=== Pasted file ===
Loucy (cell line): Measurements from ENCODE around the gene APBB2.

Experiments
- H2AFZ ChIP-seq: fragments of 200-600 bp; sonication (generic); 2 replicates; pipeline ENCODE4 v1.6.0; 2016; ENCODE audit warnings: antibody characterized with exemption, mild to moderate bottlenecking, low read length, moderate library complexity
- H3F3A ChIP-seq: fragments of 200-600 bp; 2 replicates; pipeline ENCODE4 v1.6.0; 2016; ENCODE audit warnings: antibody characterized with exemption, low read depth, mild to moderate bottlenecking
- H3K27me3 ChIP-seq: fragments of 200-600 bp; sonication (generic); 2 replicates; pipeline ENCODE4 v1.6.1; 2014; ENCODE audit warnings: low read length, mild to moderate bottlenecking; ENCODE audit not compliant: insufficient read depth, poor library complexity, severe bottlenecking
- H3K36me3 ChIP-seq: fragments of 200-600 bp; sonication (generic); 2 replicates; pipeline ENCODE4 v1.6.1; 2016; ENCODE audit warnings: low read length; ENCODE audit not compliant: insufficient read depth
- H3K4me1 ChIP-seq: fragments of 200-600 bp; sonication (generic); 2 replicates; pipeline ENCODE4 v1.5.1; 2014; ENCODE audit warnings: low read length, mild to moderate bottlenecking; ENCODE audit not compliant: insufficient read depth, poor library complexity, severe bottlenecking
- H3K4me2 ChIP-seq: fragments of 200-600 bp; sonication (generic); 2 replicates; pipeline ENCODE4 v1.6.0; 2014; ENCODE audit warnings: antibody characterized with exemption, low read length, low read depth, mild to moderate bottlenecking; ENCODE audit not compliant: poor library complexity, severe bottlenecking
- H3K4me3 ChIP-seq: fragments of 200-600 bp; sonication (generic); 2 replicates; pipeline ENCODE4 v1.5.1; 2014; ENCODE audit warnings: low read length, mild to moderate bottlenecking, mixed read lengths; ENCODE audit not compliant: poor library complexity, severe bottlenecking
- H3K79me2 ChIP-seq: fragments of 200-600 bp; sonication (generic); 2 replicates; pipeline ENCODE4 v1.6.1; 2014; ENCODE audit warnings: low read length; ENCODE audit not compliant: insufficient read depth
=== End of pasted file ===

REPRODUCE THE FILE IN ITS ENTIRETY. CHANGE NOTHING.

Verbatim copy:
Loucy (cell line): Measurements from ENCODE around the gene APBB2.

Experiments
- H2AFZ ChIP-seq: fragments of 200-600 bp; sonication (generic); 2 replicates; pipeline ENCODE4 v1.6.0; 2016; ENCODE audit warnings: antibody characterized with exemption, mild to moderate bottlenecking, low read length, moderate library complexity
- H3F3A ChIP-seq: fragments of 200-600 bp; 2 replicates; pipeline ENCODE4 v1.6.0; 2016; ENCODE audit warnings: antibody characterized with exemption, low read depth, mild to moderate bottlenecking
- H3K27me3 ChIP-seq: fragments of 200-600 bp; sonication (generic); 2 replicates; pipeline ENCODE4 v1.6.1; 2014; ENCODE audit warnings: low read length, mild to moderate bottlenecking; ENCODE audit not compliant: insufficient read depth, poor library complexity, severe bottlenecking
- H3K36me3 ChIP-seq: fragments of 200-600 bp; sonication (generic); 2 replicates; pipeline ENCODE4 v1.6.1; 2016; ENCODE audit warnings: low read length; ENCODE audit not compliant: insufficient read depth
- H3K4me1 ChIP-seq: fragments of 200-600 bp; sonication (generic); 2 replicates; pipeline ENCODE4 v1.5.1; 2014; ENCODE audit warnings: low read length, mild to moderate bottlenecking; ENCODE audit not compliant: insufficient read depth, poor library complexity, severe bottlenecking
- H3K4me2 ChIP-seq: fragments of 200-600 bp; sonication (generic); 2 replicates; pipeline ENCODE4 v1.6.0; 2014; ENCODE audit warnings: antibody characterized with exemption, low read length, low read depth, mild to moderate bottlenecking; ENCODE audit not compliant: poor library complexity, severe bottlenecking
- H3K4me3 ChIP-seq: fragments of 200-600 bp; sonication (generic); 2 replicates; pipeline ENCODE4 v1.5.1; 2014; ENCODE audit warnings: low read length, mild to moderate bottlenecking, mixed read lengths; ENCODE audit not compliant: poor library complexity, severe bottlenecking
- H3K79me2 ChIP-seq: fragments of 200-600 bp; sonication (generic); 2 replicates; pipeline ENCODE4 v1.6.1; 2014; ENCODE audit warnings: low read length; ENCODE audit not compliant: insufficient read depth